On Monday, Redbox, one of the few remaining places you can actually rent a real-life DVD, announced it will raise its prices — always a contentious move.
Per-night rentals for DVDs will go from $1.20 to $1.50, Blu-rays from $1.50 to $2.00 and video games saw the greatest increase from $2.00 to $3.00.
You might remember the backlash when Netflix announced its price increase that went into effect this year, so it's no surprise to see the media predicting doom and gloom for Redbox.
Cinema Blend warns that when your business centers around bargain prices, even the slightest increase can spurn customers.
And Variety cites a market analyst who says he expects to see Redbox rentals drop.
But it's not like people looking to rent an actual disc have many better options. Blockbuster and most similar businesses have disappeared.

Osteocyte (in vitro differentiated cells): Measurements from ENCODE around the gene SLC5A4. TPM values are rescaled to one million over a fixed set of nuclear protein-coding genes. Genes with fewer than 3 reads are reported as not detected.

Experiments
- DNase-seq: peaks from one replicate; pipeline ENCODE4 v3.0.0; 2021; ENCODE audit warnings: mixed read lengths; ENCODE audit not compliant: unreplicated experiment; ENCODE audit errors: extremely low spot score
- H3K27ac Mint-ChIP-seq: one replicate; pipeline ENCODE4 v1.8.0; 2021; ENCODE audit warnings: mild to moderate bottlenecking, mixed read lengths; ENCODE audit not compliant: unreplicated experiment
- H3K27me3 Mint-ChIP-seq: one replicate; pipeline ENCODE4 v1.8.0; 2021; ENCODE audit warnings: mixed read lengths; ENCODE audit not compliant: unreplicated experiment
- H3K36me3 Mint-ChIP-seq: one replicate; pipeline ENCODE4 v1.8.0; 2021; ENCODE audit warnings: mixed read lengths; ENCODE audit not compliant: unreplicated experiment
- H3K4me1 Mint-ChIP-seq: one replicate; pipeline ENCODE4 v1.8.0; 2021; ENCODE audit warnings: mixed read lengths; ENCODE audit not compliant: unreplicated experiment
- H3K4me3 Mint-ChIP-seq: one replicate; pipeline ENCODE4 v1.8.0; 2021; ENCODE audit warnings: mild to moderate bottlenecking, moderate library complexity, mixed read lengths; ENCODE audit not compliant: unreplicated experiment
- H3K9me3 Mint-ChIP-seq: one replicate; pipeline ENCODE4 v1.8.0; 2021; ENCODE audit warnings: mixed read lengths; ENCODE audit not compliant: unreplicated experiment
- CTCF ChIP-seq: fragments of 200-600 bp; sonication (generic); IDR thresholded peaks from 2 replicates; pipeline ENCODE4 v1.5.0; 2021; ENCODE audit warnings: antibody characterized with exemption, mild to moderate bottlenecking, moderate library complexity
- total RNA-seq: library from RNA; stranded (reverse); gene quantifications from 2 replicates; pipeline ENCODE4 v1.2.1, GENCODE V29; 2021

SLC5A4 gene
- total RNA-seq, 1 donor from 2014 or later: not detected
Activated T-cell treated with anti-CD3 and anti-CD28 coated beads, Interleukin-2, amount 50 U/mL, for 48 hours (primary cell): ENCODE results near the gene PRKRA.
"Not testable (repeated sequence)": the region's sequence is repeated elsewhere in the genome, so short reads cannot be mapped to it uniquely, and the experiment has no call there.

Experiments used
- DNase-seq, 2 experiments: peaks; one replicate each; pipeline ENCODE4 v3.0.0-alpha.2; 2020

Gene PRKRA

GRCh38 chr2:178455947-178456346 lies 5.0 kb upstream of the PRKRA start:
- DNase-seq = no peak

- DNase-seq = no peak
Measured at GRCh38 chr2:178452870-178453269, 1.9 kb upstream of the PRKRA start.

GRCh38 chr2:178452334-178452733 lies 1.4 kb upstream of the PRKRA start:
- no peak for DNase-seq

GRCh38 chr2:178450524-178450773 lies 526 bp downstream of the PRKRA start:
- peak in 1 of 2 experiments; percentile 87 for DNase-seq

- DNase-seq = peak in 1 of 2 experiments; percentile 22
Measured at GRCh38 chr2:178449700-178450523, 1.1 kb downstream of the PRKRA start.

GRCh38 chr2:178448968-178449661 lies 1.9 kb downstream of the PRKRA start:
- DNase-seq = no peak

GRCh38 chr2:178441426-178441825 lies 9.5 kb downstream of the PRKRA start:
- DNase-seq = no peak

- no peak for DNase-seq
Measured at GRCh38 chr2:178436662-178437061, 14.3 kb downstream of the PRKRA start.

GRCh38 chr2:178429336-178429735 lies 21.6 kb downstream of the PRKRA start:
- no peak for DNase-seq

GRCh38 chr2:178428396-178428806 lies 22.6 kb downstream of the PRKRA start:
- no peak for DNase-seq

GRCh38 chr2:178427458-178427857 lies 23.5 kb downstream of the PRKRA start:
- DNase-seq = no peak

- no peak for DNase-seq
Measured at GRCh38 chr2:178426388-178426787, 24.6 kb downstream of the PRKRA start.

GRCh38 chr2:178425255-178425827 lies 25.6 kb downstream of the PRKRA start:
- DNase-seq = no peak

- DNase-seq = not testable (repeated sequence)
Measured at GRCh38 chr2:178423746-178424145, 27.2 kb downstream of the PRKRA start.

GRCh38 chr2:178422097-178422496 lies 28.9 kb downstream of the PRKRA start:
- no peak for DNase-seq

And, believe it or not, MarketWatch says the price hike could actually be a good thing for DVD lovers, showing that "DVDs aren't dead."
Investors of Redbox's parent company, Outerwall, certainly loved the pricing news. Shares were up 12 percent at close on Monday.
That's pretty great for a company that seems to be at the end of its rope for growing its business.
The Verge writes Redbox has essentially hit a wall in its U.S. expansion because, "There are only so many grocery stores and shopping centers where the company can place its kiosks."
It also likely took a loss after its video streaming service Redbox Instant was a complete flop.
Rival companies like Netflix and other video on demand services also present a huge challenge because of the convenience they provide.
Which, ironically, is what once made Redbox so appealing.
This video contains images from Getty Images.